Metrics

Which metrics really matter?

The metrics you need to pay attention to for hyper-casual and mid-core games

We invited Sugar, a new type of financing platform that helps games and apps grow, to take a deep-dive into the world of data. Using their metric-driven business approach, they’ll help decode which numbers really matter. Take a look below.


We all know about CPI (cost per install) and LTV (lifetime value), but what are the numbers beneath these that really move the needle? How does a hyper-casual game compare with a mid-core game? What’s a good conversion rate? And since every studio and game is different, which are the metrics that matter, and what’s good or bad?

Spenders

Many games monetise through IAPs (in-app purchases), but only a tiny fraction of your players actually spend. The industry average when it comes to conversion rate is 1-3%. The highest we’ve ever seen is 6%, but that’s a big outlier. Hyper-casual games also have IAPs, but it’s normally a one-off offer to pay to stop all ads; it might cost £1.99-2.99 and the take-up rate is rarely above 1%. For all other games, 2-3% is a good number to aim for. Note that, in general, conversion rates are on a downtrend due to the rise in ad-based monetisation.

Monetisation

There are many metrics for this: ARPDAU (average revenue per daily active user), ARPPU (average revenue per paying user) or ARPU. ARPDAU is our favourite. On average, in hyper-casual the ARPDAU is 2-5c; in casual, 10c; and in mid-core, it could be as high as 30-40c. For most games out there, unless you’re in the top 25% of performers, it’s rarely up at 10c.

Retention

Retention is another set of metrics to obsess over, and arguably the most important. For every 100 users who download your game, how many stick around after 1 day, 7 days and 30 days? We all know the industry standard benchmarks are 40%, 20% and 10% respectively, but no one ever hits those! Make sure to track it by organics and non-organics, as they each tell you something different.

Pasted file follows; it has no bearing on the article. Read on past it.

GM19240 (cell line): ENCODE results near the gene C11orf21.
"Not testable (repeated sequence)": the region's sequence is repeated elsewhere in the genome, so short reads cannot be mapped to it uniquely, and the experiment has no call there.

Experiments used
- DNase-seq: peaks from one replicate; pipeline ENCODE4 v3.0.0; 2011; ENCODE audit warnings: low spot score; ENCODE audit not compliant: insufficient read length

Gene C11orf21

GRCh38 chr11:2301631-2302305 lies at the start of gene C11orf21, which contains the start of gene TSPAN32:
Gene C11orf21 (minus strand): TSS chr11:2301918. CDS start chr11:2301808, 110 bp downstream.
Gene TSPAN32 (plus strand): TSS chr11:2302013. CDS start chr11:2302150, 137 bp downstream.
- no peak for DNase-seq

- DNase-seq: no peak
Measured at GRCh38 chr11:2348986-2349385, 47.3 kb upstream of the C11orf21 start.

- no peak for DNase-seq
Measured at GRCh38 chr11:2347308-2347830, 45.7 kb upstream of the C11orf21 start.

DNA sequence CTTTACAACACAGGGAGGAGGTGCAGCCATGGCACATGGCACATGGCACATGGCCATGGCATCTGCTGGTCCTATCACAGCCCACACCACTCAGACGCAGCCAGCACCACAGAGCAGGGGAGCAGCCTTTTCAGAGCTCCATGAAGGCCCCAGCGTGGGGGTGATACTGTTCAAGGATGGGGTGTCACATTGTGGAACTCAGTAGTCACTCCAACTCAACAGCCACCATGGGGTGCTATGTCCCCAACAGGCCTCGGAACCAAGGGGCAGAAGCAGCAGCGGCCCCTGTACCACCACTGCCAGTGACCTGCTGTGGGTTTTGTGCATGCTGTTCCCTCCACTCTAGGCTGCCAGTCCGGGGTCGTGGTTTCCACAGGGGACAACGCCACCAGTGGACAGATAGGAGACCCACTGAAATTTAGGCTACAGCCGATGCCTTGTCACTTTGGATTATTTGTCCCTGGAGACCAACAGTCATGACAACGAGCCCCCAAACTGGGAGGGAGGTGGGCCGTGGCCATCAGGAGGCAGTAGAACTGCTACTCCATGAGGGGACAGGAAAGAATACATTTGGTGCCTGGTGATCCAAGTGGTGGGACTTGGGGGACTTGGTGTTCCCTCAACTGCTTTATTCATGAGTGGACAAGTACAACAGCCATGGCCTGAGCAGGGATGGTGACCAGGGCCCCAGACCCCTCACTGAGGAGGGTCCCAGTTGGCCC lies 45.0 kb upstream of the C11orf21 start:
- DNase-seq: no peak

A hyper-casual game will target over 50% for Day 1, whereas a mid-core game will be content with 35%. On Day 7, we can expect the former to be performing well at 15%, whereas the latter is more likely to hit 10%. However, Day 30 is the big differentiator, as the tail can provide a lot of value if it’s well-executed: hyper-casual will be down at 1-2%, whereas a good mid-core game will be up at 6-7%.

Stickiness

This is measured as the DAU-MAU ratio: Daily Active Users divided by Monthly Active Users. The more sticky the game, the higher the number of daily actives in proportion to monthlies. Anywhere between 15-20% is very strong, but generally this won’t go any higher than 25%.

And one more we like: Uninstall rates

This measures what percentage of your installs have uninstalled; the aim is to keep that number as low as possible. Uninstall rate is a big indicator of game quality and audience perception, providing you with immediate, and often brutal, feedback. Quite honestly, the number is hard to benchmark and could be anything; we’ve seen games with only 10% and that’s really good!

Regardless of which metric you chose to focus on, simply having the discipline to set targets and iterate until you hit them is a skill in itself.

We’re always eager to learn more – let us know how you’re getting on and share your findings! Get in touch with Sugar to find out more.

Guest Bio: Matt is the Co-Founder & CEO of Sugar. After 16 years in investment banking at JPMorgan and Credit Suisse, Matt immersed himself in digital finance, specifically within the games ecosystem. He is passionate about bringing fintech to the games and app economy to help great businesses to fly, in a way that doesn’t currently exist.

 
Picture of Zachary van Driel

Zachary van Driel

Zach entered the digital market in 2013, co-founding an eCommerce male fashion shop that closed after a successful 3 years. After completing his Bachelors in Mathematics, he immediately entered the mobile space at Peak in 2016, joining Adam in the User Acquisition Team, before the pair co-founded Miri Growth in 2017.

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